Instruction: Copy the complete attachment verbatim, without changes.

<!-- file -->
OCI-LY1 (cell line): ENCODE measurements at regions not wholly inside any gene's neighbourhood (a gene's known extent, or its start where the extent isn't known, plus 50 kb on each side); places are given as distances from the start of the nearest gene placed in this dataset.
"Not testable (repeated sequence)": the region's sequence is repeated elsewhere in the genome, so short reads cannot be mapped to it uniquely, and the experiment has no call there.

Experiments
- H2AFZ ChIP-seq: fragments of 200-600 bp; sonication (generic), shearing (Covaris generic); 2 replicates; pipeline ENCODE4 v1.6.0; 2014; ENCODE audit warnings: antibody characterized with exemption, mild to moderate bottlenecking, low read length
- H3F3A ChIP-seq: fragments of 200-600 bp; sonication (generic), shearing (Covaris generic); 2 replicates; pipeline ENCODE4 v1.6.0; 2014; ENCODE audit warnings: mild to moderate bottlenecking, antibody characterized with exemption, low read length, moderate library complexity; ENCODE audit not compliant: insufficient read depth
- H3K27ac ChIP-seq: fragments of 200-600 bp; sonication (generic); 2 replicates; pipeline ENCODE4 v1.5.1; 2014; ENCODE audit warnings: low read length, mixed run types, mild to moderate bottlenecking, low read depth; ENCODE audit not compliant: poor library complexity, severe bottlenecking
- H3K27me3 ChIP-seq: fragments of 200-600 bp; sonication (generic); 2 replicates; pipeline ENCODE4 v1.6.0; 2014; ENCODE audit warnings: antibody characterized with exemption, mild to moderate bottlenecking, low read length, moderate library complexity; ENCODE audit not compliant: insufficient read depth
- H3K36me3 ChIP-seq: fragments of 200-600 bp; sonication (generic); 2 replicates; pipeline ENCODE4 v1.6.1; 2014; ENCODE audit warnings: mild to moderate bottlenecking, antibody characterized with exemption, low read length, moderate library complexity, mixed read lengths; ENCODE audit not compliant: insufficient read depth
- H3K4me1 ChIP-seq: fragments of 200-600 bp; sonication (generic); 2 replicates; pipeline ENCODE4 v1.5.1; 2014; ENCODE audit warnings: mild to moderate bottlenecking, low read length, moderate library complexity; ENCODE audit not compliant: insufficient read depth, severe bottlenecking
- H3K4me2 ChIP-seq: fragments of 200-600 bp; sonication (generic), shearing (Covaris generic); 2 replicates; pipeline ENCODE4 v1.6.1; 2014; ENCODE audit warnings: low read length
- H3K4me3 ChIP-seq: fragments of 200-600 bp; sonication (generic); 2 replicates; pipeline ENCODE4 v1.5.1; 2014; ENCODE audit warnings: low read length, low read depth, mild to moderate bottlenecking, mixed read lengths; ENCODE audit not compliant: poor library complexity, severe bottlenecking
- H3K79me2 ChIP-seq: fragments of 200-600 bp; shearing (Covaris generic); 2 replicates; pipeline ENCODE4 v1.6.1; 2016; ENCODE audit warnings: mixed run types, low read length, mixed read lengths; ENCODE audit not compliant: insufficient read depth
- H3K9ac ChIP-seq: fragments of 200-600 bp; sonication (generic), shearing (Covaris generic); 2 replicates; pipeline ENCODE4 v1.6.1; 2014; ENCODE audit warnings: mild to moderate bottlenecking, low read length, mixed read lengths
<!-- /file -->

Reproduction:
OCI-LY1 (cell line): ENCODE measurements at regions not wholly inside any gene's neighbourhood (a gene's known extent, or its start where the extent isn't known, plus 50 kb on each side); places are given as distances from the start of the nearest gene placed in this dataset.
"Not testable (repeated sequence)": the region's sequence is repeated elsewhere in the genome, so short reads cannot be mapped to it uniquely, and the experiment has no call there.

Experiments
- H2AFZ ChIP-seq: fragments of 200-600 bp; sonication (generic), shearing (Covaris generic); 2 replicates; pipeline ENCODE4 v1.6.0; 2014; ENCODE audit warnings: antibody characterized with exemption, mild to moderate bottlenecking, low read length
- H3F3A ChIP-seq: fragments of 200-600 bp; sonication (generic), shearing (Covaris generic); 2 replicates; pipeline ENCODE4 v1.6.0; 2014; ENCODE audit warnings: mild to moderate bottlenecking, antibody characterized with exemption, low read length, moderate library complexity; ENCODE audit not compliant: insufficient read depth
- H3K27ac ChIP-seq: fragments of 200-600 bp; sonication (generic); 2 replicates; pipeline ENCODE4 v1.5.1; 2014; ENCODE audit warnings: low read length, mixed run types, mild to moderate bottlenecking, low read depth; ENCODE audit not compliant: poor library complexity, severe bottlenecking
- H3K27me3 ChIP-seq: fragments of 200-600 bp; sonication (generic); 2 replicates; pipeline ENCODE4 v1.6.0; 2014; ENCODE audit warnings: antibody characterized with exemption, mild to moderate bottlenecking, low read length, moderate library complexity; ENCODE audit not compliant: insufficient read depth
- H3K36me3 ChIP-seq: fragments of 200-600 bp; sonication (generic); 2 replicates; pipeline ENCODE4 v1.6.1; 2014; ENCODE audit warnings: mild to moderate bottlenecking, antibody characterized with exemption, low read length, moderate library complexity, mixed read lengths; ENCODE audit not compliant: insufficient read depth
- H3K4me1 ChIP-seq: fragments of 200-600 bp; sonication (generic); 2 replicates; pipeline ENCODE4 v1.5.1; 2014; ENCODE audit warnings: mild to moderate bottlenecking, low read length, moderate library complexity; ENCODE audit not compliant: insufficient read depth, severe bottlenecking
- H3K4me2 ChIP-seq: fragments of 200-600 bp; sonication (generic), shearing (Covaris generic); 2 replicates; pipeline ENCODE4 v1.6.1; 2014; ENCODE audit warnings: low read length
- H3K4me3 ChIP-seq: fragments of 200-600 bp; sonication (generic); 2 replicates; pipeline ENCODE4 v1.5.1; 2014; ENCODE audit warnings: low read length, low read depth, mild to moderate bottlenecking, mixed read lengths; ENCODE audit not compliant: poor library complexity, severe bottlenecking
- H3K79me2 ChIP-seq: fragments of 200-600 bp; shearing (Covaris generic); 2 replicates; pipeline ENCODE4 v1.6.1; 2016; ENCODE audit warnings: mixed run types, low read length, mixed read lengths; ENCODE audit not compliant: insufficient read depth
- H3K9ac ChIP-seq: fragments of 200-600 bp; sonication (generic), shearing (Covaris generic); 2 replicates; pipeline ENCODE4 v1.6.1; 2014; ENCODE audit warnings: mild to moderate bottlenecking, low read length, mixed read lengths